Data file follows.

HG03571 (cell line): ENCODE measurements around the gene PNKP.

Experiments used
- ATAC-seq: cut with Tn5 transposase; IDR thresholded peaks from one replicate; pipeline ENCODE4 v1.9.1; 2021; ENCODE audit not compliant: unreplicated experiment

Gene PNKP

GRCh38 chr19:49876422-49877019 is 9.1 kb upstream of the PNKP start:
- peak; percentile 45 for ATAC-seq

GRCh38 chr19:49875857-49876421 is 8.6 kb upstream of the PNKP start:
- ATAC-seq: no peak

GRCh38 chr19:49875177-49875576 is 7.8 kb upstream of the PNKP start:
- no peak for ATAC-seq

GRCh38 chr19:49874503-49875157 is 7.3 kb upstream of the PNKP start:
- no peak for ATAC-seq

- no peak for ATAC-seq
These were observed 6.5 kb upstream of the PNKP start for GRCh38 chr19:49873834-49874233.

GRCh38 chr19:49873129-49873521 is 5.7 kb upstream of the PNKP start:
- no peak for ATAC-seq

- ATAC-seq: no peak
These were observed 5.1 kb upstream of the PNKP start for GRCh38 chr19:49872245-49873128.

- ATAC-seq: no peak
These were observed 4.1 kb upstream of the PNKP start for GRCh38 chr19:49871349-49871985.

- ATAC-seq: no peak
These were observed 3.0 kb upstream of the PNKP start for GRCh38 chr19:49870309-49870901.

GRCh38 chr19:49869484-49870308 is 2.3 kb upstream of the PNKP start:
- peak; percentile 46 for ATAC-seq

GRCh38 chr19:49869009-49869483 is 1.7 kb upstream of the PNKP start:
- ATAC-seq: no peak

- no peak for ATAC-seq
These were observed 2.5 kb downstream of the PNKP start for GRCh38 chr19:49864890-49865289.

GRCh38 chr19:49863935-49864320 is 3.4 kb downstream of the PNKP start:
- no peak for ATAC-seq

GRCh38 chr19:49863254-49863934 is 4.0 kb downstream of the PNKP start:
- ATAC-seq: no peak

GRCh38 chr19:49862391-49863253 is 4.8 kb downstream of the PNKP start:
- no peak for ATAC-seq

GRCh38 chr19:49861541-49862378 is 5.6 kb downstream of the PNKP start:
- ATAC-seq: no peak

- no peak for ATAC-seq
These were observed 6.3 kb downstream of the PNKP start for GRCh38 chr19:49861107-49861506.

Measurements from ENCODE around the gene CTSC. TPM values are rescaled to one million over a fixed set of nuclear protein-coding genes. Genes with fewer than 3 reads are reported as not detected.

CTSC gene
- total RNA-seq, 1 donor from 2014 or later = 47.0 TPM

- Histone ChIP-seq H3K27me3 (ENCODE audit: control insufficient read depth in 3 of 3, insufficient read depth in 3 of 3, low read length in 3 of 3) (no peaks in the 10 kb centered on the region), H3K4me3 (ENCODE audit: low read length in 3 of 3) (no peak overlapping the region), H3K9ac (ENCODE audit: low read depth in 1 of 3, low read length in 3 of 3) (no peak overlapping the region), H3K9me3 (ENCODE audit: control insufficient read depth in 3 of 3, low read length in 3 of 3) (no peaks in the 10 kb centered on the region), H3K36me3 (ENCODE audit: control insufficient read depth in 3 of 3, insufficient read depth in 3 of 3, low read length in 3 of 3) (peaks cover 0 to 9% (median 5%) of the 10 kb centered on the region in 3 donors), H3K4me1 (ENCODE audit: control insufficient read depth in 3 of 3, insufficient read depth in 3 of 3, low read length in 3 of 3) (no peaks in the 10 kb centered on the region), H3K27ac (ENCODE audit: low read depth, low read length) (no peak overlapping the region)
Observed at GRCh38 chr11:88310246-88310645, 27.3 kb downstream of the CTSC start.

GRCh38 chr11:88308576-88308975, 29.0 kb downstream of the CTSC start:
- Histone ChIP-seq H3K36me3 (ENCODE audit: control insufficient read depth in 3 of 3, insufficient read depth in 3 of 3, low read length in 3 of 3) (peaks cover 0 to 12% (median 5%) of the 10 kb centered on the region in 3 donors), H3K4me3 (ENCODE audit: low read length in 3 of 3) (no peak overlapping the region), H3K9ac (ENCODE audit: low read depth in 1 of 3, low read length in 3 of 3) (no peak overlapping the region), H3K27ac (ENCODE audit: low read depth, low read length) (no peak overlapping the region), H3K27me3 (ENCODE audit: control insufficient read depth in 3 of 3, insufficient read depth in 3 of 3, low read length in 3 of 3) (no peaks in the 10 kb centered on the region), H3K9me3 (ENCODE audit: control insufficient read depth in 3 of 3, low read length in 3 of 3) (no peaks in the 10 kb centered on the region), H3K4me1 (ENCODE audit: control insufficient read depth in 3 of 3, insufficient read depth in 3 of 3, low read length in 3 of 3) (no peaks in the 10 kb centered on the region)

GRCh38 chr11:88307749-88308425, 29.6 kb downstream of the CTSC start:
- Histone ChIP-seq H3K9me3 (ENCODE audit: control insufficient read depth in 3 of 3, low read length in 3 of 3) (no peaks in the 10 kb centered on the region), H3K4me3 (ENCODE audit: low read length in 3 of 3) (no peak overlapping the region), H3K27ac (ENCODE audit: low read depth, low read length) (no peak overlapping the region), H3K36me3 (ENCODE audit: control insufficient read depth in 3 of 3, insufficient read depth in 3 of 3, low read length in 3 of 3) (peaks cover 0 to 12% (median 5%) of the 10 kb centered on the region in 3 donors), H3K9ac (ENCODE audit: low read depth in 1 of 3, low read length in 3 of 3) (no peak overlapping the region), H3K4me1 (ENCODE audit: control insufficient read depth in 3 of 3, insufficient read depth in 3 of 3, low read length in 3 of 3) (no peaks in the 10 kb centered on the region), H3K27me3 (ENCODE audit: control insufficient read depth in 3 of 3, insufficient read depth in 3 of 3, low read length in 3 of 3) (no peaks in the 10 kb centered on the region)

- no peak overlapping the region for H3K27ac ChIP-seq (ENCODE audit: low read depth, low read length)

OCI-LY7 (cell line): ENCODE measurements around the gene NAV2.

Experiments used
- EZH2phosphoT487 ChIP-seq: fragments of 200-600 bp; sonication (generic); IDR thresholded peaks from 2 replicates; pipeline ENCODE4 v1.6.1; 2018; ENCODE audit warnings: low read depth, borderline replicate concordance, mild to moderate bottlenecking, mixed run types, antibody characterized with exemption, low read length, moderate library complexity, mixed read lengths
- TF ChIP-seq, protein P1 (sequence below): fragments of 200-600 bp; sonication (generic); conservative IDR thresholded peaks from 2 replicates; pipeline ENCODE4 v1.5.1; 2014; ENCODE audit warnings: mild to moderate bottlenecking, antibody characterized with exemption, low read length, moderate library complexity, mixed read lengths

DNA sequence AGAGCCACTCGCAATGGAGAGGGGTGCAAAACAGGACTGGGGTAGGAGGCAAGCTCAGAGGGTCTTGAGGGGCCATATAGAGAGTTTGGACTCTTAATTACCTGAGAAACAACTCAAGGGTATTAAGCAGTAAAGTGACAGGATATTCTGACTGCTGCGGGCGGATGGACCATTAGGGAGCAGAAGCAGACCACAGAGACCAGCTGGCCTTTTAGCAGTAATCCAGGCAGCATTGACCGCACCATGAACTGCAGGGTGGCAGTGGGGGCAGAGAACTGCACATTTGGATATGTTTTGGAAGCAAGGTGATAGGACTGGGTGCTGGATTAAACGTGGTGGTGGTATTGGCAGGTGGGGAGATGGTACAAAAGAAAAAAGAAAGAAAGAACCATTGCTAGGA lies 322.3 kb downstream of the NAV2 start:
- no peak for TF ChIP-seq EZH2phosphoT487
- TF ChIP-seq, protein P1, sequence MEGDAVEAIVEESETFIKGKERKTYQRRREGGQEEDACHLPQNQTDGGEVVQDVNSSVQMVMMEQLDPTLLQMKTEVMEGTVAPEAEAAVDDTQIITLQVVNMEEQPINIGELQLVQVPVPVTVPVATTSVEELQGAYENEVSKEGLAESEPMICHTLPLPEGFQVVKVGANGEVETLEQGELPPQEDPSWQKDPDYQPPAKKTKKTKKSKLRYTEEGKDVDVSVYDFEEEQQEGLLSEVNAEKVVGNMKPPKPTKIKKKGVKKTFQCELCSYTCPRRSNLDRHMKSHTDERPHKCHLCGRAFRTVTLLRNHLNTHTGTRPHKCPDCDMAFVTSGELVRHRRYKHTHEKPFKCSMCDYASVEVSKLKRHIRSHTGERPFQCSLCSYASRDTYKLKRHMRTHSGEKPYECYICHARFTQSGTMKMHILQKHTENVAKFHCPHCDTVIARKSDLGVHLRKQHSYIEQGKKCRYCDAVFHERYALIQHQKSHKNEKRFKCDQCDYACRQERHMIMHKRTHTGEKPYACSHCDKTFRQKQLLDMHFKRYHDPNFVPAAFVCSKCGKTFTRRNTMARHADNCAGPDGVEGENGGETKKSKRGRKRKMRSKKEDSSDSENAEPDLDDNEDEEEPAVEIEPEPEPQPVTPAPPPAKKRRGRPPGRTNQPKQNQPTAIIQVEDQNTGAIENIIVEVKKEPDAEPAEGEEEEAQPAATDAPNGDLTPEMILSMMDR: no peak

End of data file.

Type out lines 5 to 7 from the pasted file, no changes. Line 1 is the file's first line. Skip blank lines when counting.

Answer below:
GRCh38 chr19:49876422-49877019 is 9.1 kb upstream of the PNKP start:
- peak; percentile 45 for ATAC-seq

GRCh38 chr19:49875857-49876421 is 8.6 kb upstream of the PNKP start: